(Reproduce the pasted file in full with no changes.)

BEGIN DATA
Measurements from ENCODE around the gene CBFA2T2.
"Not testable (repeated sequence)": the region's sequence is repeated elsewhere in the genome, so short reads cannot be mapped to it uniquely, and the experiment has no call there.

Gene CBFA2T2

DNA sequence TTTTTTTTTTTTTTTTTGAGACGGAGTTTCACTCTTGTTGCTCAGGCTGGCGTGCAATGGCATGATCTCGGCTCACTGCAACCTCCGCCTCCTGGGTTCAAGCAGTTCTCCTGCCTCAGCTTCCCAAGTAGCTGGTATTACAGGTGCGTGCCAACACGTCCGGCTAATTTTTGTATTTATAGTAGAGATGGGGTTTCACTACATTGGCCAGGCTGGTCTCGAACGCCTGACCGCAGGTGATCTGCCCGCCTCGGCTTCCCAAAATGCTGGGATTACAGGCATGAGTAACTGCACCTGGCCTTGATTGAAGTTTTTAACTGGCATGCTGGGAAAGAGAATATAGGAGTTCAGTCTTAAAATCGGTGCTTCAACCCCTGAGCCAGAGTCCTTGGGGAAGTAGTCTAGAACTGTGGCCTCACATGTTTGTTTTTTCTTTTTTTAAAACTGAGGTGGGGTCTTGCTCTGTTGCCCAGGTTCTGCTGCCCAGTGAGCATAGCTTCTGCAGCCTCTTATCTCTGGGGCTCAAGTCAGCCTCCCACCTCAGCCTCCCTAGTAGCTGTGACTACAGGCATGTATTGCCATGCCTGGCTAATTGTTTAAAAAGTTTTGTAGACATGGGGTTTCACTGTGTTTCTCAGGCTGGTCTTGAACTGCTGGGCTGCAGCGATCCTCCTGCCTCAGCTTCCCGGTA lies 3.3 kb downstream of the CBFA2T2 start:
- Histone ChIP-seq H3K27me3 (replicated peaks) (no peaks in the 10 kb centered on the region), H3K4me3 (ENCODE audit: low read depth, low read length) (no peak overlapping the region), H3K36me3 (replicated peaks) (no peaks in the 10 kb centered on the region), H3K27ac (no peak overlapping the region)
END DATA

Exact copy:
Measurements from ENCODE around the gene CBFA2T2.
"Not testable (repeated sequence)": the region's sequence is repeated elsewhere in the genome, so short reads cannot be mapped to it uniquely, and the experiment has no call there.

Gene CBFA2T2

DNA sequence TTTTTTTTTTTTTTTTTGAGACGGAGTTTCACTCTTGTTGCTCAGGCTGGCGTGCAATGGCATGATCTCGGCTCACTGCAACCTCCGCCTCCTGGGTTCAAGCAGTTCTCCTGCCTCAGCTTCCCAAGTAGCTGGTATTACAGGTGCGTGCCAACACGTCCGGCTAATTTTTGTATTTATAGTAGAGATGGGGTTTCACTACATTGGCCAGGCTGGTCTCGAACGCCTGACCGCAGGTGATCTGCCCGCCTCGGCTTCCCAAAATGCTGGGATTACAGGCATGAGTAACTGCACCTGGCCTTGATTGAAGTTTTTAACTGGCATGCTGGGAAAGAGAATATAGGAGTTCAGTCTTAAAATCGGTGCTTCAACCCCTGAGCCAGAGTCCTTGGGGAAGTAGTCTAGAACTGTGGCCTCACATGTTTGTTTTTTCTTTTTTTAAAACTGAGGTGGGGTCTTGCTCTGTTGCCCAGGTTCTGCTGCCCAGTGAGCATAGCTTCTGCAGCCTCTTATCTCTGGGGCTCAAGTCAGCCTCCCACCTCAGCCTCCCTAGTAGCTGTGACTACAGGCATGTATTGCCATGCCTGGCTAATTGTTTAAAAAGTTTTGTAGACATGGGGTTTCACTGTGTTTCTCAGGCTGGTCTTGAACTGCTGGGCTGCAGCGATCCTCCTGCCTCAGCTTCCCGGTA lies 3.3 kb downstream of the CBFA2T2 start:
- Histone ChIP-seq H3K27me3 (replicated peaks) (no peaks in the 10 kb centered on the region), H3K4me3 (ENCODE audit: low read depth, low read length) (no peak overlapping the region), H3K36me3 (replicated peaks) (no peaks in the 10 kb centered on the region), H3K27ac (no peak overlapping the region)